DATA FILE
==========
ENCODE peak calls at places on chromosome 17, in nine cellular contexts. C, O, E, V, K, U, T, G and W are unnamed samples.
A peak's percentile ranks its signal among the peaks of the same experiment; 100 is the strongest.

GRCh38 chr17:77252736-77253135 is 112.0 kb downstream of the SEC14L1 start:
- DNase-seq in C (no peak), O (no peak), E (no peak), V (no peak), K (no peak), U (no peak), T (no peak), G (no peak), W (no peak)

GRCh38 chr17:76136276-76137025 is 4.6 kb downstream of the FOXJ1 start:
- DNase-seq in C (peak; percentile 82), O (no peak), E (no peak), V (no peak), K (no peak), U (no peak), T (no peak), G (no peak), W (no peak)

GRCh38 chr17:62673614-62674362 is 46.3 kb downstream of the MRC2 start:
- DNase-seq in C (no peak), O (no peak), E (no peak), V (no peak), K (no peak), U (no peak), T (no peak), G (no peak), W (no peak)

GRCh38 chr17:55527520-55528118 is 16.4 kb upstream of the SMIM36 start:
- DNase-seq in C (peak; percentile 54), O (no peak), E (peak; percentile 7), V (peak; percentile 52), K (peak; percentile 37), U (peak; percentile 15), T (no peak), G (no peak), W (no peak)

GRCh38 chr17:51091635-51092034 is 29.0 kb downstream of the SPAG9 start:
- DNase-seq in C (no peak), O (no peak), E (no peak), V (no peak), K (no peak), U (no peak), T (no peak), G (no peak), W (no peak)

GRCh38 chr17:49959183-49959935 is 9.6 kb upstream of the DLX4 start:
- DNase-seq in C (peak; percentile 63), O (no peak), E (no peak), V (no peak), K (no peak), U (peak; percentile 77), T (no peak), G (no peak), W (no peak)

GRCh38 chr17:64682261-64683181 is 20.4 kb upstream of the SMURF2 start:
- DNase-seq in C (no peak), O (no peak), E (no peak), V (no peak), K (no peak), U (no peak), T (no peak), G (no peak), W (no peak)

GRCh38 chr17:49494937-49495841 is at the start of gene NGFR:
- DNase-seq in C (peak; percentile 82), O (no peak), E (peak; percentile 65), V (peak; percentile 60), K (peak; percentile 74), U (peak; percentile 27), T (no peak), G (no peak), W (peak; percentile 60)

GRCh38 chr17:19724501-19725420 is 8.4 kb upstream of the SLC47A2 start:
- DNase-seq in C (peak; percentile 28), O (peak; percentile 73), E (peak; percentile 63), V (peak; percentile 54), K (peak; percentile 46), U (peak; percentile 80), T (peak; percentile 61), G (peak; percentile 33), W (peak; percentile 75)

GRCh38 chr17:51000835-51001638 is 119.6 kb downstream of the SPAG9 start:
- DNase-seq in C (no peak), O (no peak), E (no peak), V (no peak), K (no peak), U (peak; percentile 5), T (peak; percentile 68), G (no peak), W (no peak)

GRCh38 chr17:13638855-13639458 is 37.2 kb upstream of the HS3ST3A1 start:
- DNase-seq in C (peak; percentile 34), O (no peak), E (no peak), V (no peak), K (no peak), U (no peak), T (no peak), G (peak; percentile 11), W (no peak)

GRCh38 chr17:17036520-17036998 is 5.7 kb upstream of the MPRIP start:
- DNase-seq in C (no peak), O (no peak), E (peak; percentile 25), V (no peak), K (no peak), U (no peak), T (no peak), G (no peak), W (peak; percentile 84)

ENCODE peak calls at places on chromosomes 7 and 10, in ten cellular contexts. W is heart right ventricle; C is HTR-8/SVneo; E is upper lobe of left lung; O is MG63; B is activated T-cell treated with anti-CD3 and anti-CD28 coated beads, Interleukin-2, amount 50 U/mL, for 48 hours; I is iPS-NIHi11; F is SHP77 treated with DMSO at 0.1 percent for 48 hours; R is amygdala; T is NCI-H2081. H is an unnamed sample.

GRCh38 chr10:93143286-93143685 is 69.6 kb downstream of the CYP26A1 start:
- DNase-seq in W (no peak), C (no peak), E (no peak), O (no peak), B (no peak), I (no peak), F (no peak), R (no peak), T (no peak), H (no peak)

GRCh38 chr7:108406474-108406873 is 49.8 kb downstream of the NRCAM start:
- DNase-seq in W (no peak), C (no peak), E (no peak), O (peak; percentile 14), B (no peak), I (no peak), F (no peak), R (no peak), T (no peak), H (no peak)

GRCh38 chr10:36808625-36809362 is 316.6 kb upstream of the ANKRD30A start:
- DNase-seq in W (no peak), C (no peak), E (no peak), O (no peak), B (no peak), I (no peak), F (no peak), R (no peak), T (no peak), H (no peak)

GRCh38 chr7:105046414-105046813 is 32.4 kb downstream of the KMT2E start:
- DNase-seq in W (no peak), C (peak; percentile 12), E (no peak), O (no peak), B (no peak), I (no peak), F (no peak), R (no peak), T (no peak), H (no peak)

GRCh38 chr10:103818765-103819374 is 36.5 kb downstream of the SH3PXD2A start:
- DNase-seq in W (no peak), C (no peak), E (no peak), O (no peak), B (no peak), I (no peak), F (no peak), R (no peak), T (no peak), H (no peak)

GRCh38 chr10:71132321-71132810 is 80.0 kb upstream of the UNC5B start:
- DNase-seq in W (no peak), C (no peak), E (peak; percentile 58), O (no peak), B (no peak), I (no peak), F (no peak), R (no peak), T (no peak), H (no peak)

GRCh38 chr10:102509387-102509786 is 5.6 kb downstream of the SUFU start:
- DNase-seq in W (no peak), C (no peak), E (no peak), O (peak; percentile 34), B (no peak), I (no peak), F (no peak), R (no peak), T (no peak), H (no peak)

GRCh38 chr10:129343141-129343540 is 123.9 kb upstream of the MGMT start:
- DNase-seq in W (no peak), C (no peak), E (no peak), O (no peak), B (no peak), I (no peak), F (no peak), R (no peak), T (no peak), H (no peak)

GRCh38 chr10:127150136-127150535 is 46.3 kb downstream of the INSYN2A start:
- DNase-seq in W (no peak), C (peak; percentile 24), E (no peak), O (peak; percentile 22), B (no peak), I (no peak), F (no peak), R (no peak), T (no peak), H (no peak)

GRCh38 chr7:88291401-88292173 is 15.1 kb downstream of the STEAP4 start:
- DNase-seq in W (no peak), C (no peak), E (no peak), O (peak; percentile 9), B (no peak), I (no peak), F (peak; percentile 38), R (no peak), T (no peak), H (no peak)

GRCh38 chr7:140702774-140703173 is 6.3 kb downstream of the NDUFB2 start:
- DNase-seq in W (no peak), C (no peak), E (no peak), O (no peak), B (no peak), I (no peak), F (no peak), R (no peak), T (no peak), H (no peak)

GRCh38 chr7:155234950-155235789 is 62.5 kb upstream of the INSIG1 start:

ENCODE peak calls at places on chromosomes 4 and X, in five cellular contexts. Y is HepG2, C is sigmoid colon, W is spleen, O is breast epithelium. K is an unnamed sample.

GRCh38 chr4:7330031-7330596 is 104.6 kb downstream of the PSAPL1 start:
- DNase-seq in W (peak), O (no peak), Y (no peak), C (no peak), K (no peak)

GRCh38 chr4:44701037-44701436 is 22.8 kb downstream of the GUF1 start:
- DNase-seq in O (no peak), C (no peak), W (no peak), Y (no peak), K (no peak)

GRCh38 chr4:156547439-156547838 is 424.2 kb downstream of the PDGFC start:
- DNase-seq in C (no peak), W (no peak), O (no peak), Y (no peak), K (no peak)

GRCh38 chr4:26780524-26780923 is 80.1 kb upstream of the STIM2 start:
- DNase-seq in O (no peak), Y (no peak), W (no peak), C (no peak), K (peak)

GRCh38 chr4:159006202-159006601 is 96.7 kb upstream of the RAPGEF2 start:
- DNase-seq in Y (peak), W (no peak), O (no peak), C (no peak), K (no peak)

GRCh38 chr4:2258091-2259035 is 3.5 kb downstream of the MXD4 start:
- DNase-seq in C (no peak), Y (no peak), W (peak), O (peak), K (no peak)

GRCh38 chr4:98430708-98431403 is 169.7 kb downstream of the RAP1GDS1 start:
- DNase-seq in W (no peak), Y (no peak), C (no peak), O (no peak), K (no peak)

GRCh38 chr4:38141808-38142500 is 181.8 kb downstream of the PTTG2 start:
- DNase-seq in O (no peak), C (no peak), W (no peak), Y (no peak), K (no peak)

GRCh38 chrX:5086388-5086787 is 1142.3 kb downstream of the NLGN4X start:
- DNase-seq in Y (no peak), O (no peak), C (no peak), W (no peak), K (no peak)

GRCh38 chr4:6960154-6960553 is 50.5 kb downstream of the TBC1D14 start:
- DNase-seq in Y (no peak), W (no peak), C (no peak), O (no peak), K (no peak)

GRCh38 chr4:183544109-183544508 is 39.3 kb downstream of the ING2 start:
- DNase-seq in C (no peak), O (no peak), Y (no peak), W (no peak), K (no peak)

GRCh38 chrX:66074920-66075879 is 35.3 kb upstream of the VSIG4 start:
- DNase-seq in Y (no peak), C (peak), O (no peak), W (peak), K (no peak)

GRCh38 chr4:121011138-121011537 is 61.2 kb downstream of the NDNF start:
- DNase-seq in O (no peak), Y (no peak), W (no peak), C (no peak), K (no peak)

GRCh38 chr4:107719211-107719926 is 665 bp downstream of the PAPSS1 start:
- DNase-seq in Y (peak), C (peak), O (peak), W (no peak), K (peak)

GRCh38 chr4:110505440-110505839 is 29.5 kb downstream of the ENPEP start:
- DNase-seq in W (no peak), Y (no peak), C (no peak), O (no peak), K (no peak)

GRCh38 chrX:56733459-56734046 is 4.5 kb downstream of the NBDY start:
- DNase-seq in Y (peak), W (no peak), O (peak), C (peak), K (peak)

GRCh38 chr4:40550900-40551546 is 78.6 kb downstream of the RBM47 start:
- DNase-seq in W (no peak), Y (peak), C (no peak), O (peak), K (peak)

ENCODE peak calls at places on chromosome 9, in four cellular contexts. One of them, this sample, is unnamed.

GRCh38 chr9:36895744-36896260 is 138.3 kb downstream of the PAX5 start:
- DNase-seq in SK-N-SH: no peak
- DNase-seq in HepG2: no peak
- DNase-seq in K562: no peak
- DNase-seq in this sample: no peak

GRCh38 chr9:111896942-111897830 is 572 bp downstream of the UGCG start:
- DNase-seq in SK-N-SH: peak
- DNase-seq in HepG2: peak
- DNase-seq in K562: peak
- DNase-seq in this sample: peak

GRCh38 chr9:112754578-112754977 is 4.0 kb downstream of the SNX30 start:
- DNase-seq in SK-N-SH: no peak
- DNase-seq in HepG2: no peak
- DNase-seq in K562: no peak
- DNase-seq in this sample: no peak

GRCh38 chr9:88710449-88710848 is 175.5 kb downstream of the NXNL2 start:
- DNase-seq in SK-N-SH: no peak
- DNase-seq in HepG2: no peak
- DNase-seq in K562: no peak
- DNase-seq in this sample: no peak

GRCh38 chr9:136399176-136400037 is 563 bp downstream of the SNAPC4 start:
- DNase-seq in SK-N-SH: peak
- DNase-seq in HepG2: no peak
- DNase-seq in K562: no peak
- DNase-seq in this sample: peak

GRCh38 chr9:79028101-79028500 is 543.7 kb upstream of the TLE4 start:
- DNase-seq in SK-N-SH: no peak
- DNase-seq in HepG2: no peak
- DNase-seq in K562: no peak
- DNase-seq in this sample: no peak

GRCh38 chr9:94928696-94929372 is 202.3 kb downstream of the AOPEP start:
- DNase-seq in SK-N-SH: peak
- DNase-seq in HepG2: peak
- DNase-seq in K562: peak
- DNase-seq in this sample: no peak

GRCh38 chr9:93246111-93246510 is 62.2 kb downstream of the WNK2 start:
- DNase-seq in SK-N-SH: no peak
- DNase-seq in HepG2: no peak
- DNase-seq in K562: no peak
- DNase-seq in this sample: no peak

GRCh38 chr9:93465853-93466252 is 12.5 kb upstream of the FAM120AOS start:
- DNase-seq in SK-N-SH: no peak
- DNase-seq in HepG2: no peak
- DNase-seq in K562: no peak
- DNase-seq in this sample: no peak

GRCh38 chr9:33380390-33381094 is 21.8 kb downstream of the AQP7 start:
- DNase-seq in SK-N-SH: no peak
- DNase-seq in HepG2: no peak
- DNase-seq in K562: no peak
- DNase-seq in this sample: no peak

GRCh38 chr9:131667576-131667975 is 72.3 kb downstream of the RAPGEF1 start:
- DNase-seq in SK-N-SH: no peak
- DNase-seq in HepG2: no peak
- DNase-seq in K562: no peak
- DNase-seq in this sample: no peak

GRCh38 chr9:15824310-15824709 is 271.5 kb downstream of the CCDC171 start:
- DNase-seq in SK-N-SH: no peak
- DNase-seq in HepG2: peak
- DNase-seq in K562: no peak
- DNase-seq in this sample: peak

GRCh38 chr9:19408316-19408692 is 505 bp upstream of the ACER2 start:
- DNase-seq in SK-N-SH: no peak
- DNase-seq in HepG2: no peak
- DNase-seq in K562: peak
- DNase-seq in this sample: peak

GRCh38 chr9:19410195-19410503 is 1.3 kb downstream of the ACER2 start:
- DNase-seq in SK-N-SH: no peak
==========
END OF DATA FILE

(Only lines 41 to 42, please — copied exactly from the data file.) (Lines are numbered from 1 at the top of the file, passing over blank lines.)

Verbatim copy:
- DNase-seq in W (no peak), C (no peak), E (no peak), O (peak; percentile 34), B (no peak), I (no peak), F (no peak), R (no peak), T (no peak), H (no peak)

GRCh38 chr10:129343141-129343540 is 123.9 kb upstream of the MGMT start: